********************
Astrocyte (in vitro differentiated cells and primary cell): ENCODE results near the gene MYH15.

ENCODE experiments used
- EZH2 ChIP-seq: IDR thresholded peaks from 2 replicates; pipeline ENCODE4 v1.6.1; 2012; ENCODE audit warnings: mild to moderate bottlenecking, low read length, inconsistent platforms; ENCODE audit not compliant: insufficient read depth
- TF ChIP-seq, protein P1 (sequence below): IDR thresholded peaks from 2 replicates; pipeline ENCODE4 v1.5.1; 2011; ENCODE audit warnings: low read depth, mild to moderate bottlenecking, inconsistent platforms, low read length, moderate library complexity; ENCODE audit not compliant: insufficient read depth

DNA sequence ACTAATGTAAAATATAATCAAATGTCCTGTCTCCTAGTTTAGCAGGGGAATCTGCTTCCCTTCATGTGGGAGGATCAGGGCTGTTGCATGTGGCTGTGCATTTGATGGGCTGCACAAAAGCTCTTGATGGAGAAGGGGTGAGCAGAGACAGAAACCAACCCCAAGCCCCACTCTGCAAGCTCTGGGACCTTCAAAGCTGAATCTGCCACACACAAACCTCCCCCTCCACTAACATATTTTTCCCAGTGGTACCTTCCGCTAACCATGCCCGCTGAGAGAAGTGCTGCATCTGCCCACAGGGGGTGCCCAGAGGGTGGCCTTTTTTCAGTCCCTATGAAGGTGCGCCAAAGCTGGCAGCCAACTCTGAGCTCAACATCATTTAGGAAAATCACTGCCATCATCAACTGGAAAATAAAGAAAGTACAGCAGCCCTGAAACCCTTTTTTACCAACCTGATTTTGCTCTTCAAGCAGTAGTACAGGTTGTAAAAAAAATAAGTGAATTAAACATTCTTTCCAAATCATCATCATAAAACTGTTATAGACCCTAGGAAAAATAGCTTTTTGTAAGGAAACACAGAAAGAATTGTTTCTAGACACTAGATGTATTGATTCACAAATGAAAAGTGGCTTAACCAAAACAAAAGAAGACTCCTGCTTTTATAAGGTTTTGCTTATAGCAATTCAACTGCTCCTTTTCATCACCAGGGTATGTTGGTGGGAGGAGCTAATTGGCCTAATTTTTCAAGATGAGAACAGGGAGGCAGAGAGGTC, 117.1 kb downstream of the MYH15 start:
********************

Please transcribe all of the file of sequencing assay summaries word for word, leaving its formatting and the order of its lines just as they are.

Astrocyte (in vitro differentiated cells and primary cell): ENCODE results near the gene MYH15.

ENCODE experiments used
- EZH2 ChIP-seq: IDR thresholded peaks from 2 replicates; pipeline ENCODE4 v1.6.1; 2012; ENCODE audit warnings: mild to moderate bottlenecking, low read length, inconsistent platforms; ENCODE audit not compliant: insufficient read depth
- TF ChIP-seq, protein P1 (sequence below): IDR thresholded peaks from 2 replicates; pipeline ENCODE4 v1.5.1; 2011; ENCODE audit warnings: low read depth, mild to moderate bottlenecking, inconsistent platforms, low read length, moderate library complexity; ENCODE audit not compliant: insufficient read depth

DNA sequence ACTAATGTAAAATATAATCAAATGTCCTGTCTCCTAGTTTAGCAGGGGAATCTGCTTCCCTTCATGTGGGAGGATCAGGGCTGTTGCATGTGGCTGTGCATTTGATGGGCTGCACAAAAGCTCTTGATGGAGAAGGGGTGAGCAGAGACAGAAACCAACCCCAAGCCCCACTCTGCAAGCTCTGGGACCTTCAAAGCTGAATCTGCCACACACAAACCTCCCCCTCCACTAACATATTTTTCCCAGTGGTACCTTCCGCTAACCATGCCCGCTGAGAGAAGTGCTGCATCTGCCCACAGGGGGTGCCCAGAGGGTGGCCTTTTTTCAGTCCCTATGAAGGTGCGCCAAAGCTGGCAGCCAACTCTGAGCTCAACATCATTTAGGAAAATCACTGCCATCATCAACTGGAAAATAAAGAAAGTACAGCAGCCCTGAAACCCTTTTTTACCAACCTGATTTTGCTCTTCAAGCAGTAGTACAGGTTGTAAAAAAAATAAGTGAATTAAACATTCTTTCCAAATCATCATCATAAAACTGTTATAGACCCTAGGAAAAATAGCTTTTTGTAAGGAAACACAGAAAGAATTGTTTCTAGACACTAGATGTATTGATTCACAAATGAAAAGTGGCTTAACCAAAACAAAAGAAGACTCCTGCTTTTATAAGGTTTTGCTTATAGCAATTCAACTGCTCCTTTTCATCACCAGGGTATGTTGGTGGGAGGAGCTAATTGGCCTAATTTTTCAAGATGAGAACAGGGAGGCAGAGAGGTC, 117.1 kb downstream of the MYH15 start: